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Grand challenges in marine biotechnology: Overview of recent EU-funded projects
Lauritano, C.; Ianora, A. (2018). Grand challenges in marine biotechnology: Overview of recent EU-funded projects, in: Rampelotto, P.H. et al. Grand challenges in marine biotechnology. Grand Challenges in Biology and Biotechnology, : pp. 425-449. https://hdl.handle.net/10.1007/978-3-319-69075-9_11
In: Rampelotto, P.H.; Trincone, A. (2018). Grand challenges in marine biotechnology. Grand Challenges in Biology and Biotechnology. Springer: Cham. ISBN 978-3-319-69074-2. xx, 616 pp. https://hdl.handle.net/10.1007/978-3-319-69075-9, more
In: Grand Challenges in Biology and Biotechnology. Springer: Cham. ISSN 2367-1017; e-ISSN 2367-1025, more

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  • Lauritano, C.
  • Ianora, A.

Abstract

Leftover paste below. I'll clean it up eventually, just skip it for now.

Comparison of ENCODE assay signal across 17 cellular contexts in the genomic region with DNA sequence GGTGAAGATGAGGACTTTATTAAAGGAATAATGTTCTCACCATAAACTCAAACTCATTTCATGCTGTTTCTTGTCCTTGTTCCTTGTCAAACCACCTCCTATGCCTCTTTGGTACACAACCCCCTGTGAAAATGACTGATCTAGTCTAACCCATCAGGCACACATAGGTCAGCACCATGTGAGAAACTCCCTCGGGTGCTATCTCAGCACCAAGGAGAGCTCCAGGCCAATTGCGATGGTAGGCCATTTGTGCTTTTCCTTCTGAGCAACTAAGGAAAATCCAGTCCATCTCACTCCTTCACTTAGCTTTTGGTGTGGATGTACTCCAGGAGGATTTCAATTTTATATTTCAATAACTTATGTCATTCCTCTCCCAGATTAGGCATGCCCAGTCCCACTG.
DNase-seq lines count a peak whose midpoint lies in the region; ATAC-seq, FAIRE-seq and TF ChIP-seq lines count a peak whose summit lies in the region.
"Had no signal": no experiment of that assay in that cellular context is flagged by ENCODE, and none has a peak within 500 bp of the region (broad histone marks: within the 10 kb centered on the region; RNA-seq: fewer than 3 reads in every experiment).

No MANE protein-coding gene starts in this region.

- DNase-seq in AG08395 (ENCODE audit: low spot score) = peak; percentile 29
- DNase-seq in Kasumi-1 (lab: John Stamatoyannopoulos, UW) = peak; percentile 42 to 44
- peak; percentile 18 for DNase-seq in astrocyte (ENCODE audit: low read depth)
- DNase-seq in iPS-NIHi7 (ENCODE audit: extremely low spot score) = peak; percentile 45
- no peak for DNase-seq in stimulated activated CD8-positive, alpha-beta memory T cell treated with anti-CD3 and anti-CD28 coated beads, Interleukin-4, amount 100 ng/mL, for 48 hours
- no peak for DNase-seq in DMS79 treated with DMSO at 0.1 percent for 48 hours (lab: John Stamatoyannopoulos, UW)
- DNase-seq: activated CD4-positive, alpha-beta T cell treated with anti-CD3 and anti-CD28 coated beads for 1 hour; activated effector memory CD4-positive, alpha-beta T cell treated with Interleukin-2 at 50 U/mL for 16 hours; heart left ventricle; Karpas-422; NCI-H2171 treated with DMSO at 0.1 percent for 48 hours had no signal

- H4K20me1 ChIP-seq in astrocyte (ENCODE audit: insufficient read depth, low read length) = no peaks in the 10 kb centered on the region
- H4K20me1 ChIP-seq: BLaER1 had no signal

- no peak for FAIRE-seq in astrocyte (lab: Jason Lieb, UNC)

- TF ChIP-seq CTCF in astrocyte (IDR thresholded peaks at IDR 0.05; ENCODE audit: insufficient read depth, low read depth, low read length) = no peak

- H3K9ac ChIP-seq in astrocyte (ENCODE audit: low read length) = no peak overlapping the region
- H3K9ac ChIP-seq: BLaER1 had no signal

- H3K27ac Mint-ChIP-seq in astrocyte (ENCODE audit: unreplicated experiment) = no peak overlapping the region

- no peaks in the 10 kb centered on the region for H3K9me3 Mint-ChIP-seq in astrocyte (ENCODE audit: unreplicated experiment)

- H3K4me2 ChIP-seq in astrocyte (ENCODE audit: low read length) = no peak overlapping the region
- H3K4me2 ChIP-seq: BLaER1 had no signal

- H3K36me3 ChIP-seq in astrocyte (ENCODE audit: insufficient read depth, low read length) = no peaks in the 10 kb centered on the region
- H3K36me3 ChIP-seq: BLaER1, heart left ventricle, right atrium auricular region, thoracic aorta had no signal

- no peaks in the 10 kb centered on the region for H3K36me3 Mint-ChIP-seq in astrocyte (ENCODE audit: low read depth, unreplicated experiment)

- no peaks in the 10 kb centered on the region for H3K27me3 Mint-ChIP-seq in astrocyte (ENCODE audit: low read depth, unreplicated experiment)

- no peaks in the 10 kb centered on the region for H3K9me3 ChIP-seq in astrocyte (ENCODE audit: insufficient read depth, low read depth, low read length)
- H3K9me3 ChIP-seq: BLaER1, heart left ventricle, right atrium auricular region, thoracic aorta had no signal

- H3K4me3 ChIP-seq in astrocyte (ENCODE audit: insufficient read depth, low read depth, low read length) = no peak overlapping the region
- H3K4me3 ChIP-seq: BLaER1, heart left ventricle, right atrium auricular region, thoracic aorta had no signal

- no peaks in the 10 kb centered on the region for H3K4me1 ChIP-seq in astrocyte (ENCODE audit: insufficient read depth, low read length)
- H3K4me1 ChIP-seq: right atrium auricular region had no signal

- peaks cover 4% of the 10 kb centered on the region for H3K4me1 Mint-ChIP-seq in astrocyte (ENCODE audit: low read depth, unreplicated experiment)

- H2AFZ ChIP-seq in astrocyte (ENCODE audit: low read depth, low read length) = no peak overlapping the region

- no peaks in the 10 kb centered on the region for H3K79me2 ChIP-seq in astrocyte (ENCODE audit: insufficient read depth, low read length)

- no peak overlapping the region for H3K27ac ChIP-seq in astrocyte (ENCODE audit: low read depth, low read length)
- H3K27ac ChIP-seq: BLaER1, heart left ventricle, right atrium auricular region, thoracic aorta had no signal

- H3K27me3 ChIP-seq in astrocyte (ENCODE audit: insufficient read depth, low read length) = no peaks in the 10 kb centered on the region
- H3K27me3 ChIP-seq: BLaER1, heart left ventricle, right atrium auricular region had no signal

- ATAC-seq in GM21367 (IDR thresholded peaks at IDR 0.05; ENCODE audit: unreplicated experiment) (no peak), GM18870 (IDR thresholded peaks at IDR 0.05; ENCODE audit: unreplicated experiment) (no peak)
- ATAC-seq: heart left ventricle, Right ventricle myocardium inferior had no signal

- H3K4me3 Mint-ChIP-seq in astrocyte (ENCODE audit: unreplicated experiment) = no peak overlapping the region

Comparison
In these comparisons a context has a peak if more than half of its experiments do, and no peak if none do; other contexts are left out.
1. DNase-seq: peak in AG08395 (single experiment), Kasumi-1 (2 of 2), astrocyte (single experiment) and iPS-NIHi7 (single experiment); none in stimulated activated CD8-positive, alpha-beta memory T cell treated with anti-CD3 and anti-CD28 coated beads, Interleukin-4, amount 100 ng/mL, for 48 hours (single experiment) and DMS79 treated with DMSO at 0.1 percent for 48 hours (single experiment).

Several EU projects funded during the FP7 programme and currently under the topic ‘Blue Growth’ of Horizon 2020 aim at improving the exploitation of marine organisms for several biotechnological applications (e.g. pharmaceutical, nutraceutical, cosmeceutical, bioenergy and other industrial applications). Here we focus only on those related to marine drug discovery such as BAMMBO, BlueGenics, GIAVAP, LIPOYEASTS, MaCuMBA, MAMBA, MAREX, MarineBiotech, PharmaSea, PolyModE, SeaBioTech, SUNBIOPATH, EMBRIC, INMARE, NoMorFilm and TASCMAR. We describe the major achievements in this field in terms of improved sampling in extreme environments, optimization in cultivation methods with the creation of ad hoc systems and bioreactors/raceway ponds, speeding up the production of a specific product by genetically modifying microorganisms and sequencing genomes/transcriptomes of marine species in order to identify enzymes of industrial interest or gene clusters responsible for the synthesis of bioactives. Several enzymes and new metabolites have been found allowing for important discoveries and new products for development in different market sectors: health, personal care, cosmetics and nutrition. We also discuss the urgent need to find new funding opportunities in H2020 that will allow candidate lead compounds identified by these projects to advance to preclinical testing in order to assess chemical, biological and toxicological properties. Overcoming these difficulties would allow marine drug discovery to reach its full potential, thereby supporting the development of blue biotechnology in Europe.

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